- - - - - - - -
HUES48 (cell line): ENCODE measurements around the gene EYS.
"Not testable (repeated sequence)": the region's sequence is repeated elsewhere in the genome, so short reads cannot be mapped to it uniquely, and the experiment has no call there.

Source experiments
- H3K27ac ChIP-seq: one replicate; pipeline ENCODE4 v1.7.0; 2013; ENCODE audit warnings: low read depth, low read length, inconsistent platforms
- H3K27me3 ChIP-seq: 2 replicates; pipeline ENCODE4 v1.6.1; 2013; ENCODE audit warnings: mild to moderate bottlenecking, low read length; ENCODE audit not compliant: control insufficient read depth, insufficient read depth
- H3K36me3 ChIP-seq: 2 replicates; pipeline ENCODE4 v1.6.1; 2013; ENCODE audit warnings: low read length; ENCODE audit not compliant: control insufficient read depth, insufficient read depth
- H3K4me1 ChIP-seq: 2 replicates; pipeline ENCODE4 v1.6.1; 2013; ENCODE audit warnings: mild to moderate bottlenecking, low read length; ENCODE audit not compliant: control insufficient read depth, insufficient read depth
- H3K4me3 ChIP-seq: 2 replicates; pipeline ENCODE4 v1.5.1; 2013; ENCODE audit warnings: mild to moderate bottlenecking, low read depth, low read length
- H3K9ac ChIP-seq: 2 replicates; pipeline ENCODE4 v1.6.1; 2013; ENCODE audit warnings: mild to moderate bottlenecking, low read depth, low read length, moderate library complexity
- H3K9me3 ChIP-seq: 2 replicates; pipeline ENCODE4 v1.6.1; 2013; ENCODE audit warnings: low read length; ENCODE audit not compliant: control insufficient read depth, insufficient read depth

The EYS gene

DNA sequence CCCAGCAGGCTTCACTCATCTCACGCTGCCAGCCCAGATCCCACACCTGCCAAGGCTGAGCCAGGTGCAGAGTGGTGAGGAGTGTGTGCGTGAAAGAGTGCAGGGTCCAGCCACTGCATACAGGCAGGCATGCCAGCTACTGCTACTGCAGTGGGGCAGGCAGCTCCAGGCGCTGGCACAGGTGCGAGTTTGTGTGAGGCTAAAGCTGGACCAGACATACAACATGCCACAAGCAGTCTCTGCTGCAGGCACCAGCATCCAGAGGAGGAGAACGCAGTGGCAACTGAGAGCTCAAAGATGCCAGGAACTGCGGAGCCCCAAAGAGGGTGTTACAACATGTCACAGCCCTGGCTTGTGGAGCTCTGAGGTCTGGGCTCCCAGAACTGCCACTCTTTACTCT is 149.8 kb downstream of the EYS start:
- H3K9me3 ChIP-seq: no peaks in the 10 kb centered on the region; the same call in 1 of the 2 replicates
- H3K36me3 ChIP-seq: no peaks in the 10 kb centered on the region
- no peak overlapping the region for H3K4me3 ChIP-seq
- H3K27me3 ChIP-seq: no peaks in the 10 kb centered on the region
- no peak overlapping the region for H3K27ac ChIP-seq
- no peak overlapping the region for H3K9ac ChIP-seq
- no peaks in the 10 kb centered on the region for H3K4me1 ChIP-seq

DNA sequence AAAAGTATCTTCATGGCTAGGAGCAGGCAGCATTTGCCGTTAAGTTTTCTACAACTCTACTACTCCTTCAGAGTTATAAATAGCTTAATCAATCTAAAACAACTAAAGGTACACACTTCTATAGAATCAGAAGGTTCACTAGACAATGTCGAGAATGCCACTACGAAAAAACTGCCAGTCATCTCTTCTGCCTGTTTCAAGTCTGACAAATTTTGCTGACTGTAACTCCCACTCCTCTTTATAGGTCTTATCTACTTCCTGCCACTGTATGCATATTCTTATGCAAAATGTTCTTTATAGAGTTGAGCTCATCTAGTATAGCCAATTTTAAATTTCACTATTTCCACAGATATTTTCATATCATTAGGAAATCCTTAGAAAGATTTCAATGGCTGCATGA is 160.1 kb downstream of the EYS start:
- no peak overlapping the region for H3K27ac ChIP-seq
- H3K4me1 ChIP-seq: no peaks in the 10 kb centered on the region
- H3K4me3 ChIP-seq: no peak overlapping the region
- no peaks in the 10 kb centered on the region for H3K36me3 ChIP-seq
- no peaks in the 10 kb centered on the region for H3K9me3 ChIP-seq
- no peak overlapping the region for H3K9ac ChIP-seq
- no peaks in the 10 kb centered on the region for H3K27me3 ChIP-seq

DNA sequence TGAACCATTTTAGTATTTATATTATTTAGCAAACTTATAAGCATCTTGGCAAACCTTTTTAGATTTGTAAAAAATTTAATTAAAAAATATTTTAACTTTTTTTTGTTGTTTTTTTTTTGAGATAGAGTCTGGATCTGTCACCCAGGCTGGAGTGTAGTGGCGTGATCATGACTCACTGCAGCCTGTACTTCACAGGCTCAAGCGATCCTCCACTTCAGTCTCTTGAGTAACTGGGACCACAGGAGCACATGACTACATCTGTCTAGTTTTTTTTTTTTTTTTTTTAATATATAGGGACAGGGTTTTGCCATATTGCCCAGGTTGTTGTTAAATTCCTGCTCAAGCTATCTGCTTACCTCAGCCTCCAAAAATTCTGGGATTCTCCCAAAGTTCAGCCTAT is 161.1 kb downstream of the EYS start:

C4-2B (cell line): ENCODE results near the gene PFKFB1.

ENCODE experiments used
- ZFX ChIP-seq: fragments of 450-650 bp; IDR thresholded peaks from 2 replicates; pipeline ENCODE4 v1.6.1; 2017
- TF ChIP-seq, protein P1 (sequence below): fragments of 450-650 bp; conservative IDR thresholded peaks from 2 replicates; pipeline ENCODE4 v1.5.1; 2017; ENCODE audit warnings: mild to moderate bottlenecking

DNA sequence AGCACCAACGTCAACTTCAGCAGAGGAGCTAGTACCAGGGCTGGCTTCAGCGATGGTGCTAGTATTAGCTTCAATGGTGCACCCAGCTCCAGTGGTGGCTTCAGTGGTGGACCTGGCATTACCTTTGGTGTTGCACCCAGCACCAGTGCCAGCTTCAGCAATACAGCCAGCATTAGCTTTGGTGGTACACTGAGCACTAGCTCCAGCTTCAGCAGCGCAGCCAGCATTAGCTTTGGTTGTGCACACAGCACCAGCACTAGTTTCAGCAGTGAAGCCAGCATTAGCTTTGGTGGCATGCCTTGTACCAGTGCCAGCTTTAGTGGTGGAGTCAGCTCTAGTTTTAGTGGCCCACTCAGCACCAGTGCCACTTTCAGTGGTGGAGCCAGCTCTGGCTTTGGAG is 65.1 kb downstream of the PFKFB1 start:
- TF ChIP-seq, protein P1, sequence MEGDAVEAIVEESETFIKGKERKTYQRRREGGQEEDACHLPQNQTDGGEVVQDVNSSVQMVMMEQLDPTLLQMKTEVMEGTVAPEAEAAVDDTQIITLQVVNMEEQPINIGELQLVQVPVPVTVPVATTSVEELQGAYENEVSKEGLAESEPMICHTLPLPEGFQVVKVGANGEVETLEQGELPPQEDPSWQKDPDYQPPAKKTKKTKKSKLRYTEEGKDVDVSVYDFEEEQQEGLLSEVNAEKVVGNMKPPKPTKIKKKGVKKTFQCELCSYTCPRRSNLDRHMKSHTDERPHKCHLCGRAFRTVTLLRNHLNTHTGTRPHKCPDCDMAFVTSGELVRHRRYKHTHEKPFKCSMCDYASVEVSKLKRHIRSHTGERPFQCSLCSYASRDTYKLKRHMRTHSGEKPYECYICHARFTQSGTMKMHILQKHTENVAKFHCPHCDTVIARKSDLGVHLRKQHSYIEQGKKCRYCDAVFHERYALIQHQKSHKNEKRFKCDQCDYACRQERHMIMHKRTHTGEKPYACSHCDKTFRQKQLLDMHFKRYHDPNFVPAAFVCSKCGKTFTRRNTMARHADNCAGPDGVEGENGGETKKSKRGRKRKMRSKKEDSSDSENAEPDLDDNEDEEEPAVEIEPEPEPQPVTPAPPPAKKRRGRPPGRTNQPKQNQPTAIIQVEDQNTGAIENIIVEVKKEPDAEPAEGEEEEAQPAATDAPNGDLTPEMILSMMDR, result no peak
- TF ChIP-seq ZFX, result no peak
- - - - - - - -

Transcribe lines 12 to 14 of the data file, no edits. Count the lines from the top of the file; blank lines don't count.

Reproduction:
DNA sequence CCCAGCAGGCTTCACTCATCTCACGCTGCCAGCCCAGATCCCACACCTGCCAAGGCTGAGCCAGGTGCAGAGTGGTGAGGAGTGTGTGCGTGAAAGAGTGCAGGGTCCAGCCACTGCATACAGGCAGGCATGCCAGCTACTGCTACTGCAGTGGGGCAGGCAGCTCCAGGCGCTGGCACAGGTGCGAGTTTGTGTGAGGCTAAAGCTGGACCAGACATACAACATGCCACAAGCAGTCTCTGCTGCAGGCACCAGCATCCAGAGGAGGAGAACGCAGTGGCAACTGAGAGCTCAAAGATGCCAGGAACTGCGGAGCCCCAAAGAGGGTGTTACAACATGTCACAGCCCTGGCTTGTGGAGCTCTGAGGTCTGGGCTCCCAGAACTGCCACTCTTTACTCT is 149.8 kb downstream of the EYS start:
- H3K9me3 ChIP-seq: no peaks in the 10 kb centered on the region; the same call in 1 of the 2 replicates
- H3K36me3 ChIP-seq: no peaks in the 10 kb centered on the region